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I notice most recipes use a vegetable oil for marinades.

If you use saturated fat, obviously it will become solid at room temperature or lower. Not sure if this affects its ability to marinade.

So, can you marinade with saturated fat?

  • That would be weird! I cannot imagine using butter to marinate my steaks! – Max May 3 '18 at 18:26
  • See also cooking.stackexchange.com/questions/17961/… – derobert May 3 '18 at 19:39
  • While marinating with animal fat liquids would not be advised from a food safety standpoints because the temperatures would have to be around 40F and above, the question causes me to think of all sorts of the delicious flavors possible. – Cynetta May 4 '18 at 9:25
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Theoretically yes, practically, it will serve no purpose.

Marinades serve the purpose of drawing flavors out of the aromatics and herbs and distributing them to the food being marinated. To do so, they need to be in a form that can absorb and re-distribute.

There are so many opinions on marinating...you know, everyone has one.... but the other marinade components are often acid, stock or wine. The herb and spice flavors are more fat soluble than water soluble, so acid is added for dubious tenderizing benefits (for short time periods)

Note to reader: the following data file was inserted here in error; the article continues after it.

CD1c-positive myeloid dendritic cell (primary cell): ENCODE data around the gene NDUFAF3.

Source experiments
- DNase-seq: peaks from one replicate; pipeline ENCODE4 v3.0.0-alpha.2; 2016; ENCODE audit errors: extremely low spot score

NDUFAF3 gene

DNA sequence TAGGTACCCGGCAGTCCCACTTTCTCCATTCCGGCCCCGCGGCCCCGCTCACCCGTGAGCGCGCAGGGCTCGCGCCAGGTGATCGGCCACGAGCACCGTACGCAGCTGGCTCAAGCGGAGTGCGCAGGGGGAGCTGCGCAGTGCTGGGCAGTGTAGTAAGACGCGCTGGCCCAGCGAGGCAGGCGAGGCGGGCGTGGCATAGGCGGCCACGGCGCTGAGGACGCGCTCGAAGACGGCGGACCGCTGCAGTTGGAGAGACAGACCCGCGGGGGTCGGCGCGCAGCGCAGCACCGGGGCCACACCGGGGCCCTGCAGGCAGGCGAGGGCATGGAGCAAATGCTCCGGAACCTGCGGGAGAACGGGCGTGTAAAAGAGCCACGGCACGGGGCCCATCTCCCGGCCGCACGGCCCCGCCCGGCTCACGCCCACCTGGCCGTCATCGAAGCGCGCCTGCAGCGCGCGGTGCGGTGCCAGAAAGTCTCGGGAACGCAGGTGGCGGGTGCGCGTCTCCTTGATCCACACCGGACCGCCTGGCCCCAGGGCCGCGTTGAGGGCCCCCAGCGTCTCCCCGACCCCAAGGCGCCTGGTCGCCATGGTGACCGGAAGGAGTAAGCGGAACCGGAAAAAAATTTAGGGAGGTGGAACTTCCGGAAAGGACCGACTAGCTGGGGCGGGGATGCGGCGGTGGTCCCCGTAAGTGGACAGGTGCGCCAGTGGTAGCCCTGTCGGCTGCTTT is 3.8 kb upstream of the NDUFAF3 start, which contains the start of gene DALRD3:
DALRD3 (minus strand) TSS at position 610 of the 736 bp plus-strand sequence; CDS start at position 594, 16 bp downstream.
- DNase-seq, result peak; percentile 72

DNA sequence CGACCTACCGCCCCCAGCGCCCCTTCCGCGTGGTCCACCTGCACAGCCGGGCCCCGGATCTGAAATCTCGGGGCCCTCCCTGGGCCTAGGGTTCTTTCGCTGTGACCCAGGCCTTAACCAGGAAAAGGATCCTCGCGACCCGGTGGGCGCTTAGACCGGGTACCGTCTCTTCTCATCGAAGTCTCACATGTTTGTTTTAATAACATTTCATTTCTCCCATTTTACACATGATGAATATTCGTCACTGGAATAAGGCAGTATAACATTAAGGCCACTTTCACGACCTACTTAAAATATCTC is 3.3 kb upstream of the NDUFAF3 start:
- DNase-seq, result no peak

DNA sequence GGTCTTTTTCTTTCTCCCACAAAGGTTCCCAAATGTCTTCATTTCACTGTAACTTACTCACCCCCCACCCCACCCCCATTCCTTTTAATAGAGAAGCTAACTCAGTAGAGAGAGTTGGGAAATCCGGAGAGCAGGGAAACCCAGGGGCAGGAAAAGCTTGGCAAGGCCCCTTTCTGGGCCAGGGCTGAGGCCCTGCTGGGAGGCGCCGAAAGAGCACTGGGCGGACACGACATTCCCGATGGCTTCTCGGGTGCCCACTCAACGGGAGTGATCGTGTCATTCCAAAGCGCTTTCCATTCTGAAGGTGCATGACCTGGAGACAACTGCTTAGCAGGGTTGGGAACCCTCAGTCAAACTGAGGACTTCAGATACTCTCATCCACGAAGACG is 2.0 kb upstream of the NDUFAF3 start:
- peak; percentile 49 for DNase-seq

The pro way to prep meat is to have it come to room temperature before preparing. In this case, if tallow is liquid at room temperature (hot room, I think), you might get away with it, but would have little time before the emat needs to be prepared.

Even I will not advocate for meat left out at warm room temperature for an extended period.

Basically, once the tallow can do the job of a fat in a marinade, it will not have enough time to do anything useful.

PS. You could sautee some aromatics in tallow, then deglaze and make a mushy pasty mixture that you can slather on something, maybe in a plastic bag. If you turn and massage it every couple hours something good will happen, but in a refrigerator it will get quite hard and difficult to work with.

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